Gun control sparks debate at council meetingCouncil tables the issue after residents oppose resolution
A resolution drafted by a Block Island resident asking for an assault weapons ban resulted in a contentious debate at Monday’s council meeting, with opposing residents referencing their Second Amendment rights.
The resolution, drafted by resident Socha Cohen, stated: “Let it be resolved that ownership of assault weapons be banned from use by the private citizens of our nation.”
Cohen requested the council adopt the resolution and forward it to state and federal legislature. She said in a letter to the council that the purpose of her resolution was to reduce or eliminate the “unnecessary massacres of innocent civilians,” such as the elementary school shooting that occurred in Newtown, Conn., this past December.
About a dozen people at the meeting disagreed with the proposal and the council took no action at this time, and voted to table the issue to a future meeting.
“I draw a lot of safety in knowing that our guns are not going to be taken away,” said audience member Rich Tretheway.
“Don’t send one [a resolution] that makes it sound like almost every single person on Block Island is in accord with your idea,” said audience member Everett Littlefield. “It’s a misrepresentation of how many of us feel.”
The council itself did not have a clear consensus — councilors Sean McGarry and Norris Pike said they personally support an assault weapons ban. However, Second Warden Ken Lacoste did not agree with such a ban.
“You’re confused with what you’re referring to as assault weapons,” he said as the council debated to arrive at a clear definition.
“If we can’t even define the problem or resolution, how do we take action,” said councilor Chris Warfel.
McGarry also said that there should be greater focus on the nation’s mental illness healthcare, and Lacoste agreed. First Warden Kim Gaffett said that the town has sent a yearly donation to the nonprofit South Shore Mental Health.
Socha Cohen, who was in the audience, remained silent until the public voiced its opinions. Then, she stood up to suggest that — considering the opposition — the council not pass her proposed resolution.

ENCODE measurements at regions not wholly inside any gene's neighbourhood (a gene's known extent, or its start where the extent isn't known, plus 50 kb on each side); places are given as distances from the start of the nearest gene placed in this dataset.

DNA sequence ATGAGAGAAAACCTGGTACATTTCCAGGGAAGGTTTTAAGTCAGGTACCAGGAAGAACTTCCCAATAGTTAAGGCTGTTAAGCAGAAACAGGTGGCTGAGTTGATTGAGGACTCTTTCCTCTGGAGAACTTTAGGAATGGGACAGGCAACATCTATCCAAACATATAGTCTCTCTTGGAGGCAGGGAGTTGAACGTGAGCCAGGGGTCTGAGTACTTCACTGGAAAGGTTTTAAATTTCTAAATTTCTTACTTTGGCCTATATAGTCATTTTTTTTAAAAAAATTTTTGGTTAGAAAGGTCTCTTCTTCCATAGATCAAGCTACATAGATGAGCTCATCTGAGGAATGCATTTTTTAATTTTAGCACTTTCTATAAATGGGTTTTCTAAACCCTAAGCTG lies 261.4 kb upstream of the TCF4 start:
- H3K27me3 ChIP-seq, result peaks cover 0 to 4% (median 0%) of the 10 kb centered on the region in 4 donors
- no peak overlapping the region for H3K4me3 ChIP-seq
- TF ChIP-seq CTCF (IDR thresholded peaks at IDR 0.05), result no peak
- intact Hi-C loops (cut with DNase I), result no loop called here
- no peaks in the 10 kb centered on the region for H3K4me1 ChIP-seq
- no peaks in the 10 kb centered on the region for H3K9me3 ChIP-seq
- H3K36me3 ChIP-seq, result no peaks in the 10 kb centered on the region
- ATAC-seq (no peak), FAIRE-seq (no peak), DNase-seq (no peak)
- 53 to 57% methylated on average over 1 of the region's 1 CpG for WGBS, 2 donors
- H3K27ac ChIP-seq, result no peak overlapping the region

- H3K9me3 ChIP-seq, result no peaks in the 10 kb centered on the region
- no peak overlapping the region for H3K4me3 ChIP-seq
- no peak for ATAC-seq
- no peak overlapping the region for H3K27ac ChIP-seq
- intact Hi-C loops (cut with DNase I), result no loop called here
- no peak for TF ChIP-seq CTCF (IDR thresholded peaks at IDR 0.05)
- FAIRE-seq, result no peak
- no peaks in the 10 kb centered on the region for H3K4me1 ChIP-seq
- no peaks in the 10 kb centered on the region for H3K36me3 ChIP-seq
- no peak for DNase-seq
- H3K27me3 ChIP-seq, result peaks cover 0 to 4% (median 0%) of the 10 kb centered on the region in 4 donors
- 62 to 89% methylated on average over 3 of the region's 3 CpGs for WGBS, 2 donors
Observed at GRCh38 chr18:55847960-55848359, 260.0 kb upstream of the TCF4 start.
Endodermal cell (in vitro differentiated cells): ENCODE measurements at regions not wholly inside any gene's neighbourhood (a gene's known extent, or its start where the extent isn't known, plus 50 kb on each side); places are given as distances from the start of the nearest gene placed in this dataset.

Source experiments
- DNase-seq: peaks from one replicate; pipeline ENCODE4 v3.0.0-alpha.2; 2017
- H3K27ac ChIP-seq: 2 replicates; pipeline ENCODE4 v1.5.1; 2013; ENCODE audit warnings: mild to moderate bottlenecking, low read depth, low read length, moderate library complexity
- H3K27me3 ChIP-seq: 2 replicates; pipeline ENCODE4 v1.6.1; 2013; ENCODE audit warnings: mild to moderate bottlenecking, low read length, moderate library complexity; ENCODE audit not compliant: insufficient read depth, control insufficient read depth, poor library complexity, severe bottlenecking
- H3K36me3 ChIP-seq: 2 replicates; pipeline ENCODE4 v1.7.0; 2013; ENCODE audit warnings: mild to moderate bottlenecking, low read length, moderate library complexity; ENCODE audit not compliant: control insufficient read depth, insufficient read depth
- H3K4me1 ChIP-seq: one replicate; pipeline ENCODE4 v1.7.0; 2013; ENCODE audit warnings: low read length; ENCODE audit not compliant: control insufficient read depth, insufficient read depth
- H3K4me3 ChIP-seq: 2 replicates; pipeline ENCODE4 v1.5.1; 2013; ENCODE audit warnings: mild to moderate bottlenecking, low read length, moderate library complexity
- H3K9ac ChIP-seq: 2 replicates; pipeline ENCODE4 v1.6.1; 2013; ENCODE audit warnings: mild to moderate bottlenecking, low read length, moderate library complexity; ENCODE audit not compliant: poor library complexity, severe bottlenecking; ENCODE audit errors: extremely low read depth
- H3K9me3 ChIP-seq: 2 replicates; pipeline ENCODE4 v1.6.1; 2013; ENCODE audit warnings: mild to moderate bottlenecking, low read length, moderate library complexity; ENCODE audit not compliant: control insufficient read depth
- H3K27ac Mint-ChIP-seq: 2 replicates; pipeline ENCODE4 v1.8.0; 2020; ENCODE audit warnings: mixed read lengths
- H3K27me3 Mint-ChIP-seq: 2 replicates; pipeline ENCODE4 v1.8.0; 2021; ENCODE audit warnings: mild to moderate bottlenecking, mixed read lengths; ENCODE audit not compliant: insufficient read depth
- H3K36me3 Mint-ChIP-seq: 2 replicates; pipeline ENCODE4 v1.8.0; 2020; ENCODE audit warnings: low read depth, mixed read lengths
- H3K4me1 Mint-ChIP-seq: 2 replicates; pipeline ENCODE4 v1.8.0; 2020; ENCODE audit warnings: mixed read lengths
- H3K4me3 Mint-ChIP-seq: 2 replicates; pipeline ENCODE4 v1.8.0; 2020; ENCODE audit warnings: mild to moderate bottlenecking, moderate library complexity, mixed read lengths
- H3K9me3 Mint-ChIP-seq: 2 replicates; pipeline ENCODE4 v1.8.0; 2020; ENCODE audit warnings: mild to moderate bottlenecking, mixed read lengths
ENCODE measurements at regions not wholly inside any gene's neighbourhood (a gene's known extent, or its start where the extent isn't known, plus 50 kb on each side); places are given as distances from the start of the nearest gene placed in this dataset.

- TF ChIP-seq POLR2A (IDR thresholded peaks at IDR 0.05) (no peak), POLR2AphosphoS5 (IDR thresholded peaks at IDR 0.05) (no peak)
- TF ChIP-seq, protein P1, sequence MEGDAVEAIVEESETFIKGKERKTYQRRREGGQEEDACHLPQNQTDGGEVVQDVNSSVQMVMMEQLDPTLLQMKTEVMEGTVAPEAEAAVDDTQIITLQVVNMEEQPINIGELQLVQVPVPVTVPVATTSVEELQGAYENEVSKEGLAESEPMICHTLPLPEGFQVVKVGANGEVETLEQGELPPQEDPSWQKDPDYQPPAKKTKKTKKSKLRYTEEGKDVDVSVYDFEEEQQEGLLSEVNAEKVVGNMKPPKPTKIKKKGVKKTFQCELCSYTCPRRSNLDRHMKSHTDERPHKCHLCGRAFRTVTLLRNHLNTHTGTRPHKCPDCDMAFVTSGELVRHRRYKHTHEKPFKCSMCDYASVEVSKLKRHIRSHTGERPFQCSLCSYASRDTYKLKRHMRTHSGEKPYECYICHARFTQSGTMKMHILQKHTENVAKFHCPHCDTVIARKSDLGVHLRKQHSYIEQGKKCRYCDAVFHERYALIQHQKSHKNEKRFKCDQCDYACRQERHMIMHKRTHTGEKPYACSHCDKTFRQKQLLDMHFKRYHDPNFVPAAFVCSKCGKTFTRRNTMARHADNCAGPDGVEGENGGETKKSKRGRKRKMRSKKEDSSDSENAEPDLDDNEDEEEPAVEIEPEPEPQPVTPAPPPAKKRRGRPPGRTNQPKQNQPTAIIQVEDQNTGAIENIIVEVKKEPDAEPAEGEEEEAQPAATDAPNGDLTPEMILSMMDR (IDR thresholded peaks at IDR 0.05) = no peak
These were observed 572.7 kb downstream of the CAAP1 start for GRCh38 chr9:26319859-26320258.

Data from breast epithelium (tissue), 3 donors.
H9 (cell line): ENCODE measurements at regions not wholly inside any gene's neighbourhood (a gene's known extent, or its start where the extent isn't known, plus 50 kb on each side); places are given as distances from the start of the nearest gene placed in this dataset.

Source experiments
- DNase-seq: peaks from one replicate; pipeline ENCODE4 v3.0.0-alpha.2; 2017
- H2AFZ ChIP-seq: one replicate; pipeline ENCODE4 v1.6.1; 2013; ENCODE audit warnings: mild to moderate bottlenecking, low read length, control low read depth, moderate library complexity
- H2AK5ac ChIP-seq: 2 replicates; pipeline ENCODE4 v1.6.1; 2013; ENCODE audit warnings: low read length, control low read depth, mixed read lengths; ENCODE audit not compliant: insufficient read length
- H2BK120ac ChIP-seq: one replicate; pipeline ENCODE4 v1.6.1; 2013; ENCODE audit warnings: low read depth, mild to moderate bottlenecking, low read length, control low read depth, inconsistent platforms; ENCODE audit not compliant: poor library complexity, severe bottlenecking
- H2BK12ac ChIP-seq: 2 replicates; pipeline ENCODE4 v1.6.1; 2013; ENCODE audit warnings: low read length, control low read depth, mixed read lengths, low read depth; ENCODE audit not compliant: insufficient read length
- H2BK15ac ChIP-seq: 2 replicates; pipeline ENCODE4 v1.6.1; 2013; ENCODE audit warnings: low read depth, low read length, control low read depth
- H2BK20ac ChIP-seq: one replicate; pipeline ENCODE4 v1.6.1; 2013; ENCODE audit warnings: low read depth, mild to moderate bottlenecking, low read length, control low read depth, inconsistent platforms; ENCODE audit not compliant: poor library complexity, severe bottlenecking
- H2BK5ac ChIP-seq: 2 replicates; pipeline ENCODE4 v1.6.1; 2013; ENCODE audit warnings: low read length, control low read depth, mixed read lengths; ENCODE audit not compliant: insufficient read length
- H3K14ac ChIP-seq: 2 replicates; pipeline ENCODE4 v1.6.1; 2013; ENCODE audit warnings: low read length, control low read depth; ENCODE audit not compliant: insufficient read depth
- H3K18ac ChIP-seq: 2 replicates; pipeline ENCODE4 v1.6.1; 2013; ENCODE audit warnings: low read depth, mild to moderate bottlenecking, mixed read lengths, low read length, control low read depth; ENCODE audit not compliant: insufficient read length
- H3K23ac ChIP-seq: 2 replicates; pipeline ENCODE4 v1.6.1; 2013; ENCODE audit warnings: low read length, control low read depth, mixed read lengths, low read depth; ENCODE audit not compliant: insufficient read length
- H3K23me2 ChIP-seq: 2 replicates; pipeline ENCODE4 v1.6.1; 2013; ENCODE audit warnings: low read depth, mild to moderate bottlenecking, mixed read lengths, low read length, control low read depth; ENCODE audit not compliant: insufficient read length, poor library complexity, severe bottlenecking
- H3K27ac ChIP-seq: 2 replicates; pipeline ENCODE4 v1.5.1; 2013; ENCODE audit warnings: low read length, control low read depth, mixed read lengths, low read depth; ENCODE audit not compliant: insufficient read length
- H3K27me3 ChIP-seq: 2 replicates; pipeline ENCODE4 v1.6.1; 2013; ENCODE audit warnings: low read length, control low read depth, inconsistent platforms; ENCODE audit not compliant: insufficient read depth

“I don’t see a point in sending something on that is not being supported by the citizens,” said Cohen. “My goal was to have conversation, a dialogue started.”
The council also considered passing a second resolution, adapted from the Newport, R.I., City Council’s resolution. This resolution did not use the term “assault weapon,” and instead called for “open dialogue,” about gun safety and mental illness.
Audience member Chris Blane said that the council should read the Newport resolution more carefully. “At the end of the day, it supports going forward on legislative efforts,” he said. “Most of the people that spoke in this room tonight are telling you that’s not the way they feel.”
Possible taxpayer participation in sewer repairs
Sewer Commission Chair Peter McNerney presented a request to the town council, explaining that the town’s aging sewer system — installed in the 1970s — may need an estimated $3 million worth of repairs and upgrades.
He requested that the town’s taxpayers contribute in some way to the sewer system improvements, perhaps by re-instating a sewer assessment tax that had been used in the past. However, the Town Council had many questions that McNerney could not answer at the council meeting, and he was the only member of the Sewer Commission present.
The council agreed to have a joint meeting with the Sewer Commission to discuss the proposed repairs, and how and if the town’s taxpayers would contribute.
Council weighs in on wastewater act
The council also voted not to support a state act, titled “H5425,” which has been introduced to the Rhode Island General Assembly and that would prevent the island from setting its own standards for wastewater management review.
“If this act becomes law, it will negate what the Town has been working so hard for, the protection of our sole source aquifer,” wrote Town Wastewater Management Inspector Don Thimble in a letter to the Town Council.
Audience member Chris Blane mentioned an article that appeared in the Providence Journal about feral cat populations in Rhode Island and suggested that the Town Council address Block Island’s feral cat population.
The council requested that the Electric Utility Task Group look into a filing by the Block Island Power Company (BIPCo). The power company has filed with the R.I. Public Utilities Commission, asking to extend BIPCo’s net metering policy.
Net metering is an electricity policy for customers who produce energy (for example, a privately-owned wind turbine). A customer is credited for generating electricity.
Also, the council moved to re-appoint three members to the Board of Canvassers: Marguerite Donnelly, Margaret Montgomery and Lisa Nolan.
Ardys Filippone has resigned from the Shellfish Commission. There is now an opening on the Shellfish Commission and an opening on the Senior Advisory Committee.
The council appealed a decision to revoke Robert Gilpin’s private mooring. Gilpin had received a notice that his private mooring would be revoked because he did not pay mooring fees by the December deadline. At this meeting, he council voted that Gilpin must pay the fee by April 1 to keep his mooring.
The council voted to allow Adrian Pearce to store his uninhabited 1988 Toyota Winnebago on his grandmother’s property for the next six months. It has been up for sale, but he has not successfully sold it. He had been storing the RV there for about a year now, and must come to the council asking for approval to store it every six months.